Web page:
Initial workup included an electrocardiogram, which showed inferolateral ST depression, and laboratory values, which showed an elevated serum level of lactate but not of any cardiac enzyme. A portable chest radiogram showed cardiomegaly with a tortuous aorta and mild interstitial edema.
The patient underwent emergent thoracic computed tomography (CT) angiography approximately 30 minutes after presentation, which suggested the presence of a Stanford type A dissection involving the AV leaflets and the left main and right coronary arteries (Fig. 1, A and B).
The patient was sent to the operating room for emergent surgical repair. Rapid sequence induction using fentanyl, midazolam, and vecuronium was performed and an endotracheal tube was placed without difficulty. After induction, we inserted a radial intra-arterial catheter and an internal jugular central venous catheter, as well as a TEE probe.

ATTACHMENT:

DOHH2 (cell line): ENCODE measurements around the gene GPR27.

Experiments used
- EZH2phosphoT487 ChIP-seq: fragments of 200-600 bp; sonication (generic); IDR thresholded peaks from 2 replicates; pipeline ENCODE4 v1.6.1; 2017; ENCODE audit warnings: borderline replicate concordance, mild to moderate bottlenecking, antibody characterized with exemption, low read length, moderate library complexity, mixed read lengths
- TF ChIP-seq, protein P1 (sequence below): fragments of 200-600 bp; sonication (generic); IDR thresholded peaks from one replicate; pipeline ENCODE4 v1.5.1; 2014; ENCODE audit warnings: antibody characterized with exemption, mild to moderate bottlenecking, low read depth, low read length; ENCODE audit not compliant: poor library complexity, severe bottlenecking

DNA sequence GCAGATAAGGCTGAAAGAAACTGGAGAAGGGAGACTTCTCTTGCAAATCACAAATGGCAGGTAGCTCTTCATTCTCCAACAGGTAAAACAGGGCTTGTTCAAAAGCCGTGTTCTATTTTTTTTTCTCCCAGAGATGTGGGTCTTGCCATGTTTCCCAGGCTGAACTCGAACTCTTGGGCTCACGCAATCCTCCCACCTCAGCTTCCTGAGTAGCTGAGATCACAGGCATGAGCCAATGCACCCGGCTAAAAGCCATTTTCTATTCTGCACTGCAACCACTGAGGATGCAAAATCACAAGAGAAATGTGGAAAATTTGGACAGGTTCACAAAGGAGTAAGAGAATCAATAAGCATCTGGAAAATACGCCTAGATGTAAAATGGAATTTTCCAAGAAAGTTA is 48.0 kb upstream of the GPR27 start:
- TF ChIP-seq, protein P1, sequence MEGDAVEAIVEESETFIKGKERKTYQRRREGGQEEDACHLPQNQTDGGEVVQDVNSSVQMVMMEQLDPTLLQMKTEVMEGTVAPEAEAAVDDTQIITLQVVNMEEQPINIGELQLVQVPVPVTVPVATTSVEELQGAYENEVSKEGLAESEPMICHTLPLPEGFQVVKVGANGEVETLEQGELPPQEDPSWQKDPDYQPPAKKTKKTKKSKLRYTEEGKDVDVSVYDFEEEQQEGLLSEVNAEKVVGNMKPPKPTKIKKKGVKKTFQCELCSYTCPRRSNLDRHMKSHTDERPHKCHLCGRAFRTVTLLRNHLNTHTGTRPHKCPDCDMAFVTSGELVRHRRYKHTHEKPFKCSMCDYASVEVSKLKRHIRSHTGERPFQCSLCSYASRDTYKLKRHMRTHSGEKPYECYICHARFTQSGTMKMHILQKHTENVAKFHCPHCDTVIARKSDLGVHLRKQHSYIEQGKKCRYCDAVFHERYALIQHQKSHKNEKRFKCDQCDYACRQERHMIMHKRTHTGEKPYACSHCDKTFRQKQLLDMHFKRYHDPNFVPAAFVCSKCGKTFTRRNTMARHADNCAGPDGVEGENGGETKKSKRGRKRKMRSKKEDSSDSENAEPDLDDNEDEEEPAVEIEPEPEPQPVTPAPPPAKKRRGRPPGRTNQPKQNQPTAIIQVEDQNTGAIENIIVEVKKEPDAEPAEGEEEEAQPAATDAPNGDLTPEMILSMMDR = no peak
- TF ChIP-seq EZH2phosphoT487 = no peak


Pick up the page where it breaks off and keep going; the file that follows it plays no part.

Both 2-dimensional (D) and 3D TEE confirmed a complete circumferential dissection of the ascending aorta at the level of the sinotubular junction, with intussusception of the intima extending through the AV and into the left ventricle (Fig. 1, C–F; Supplemental Digital Content 1–4, Video 1–4, http://links.lww.com/AACR/A15, http://links.lww.com/AACR/A16, http://links.lww.com/AACR/A17, http://links.lww.com/AACR/A18).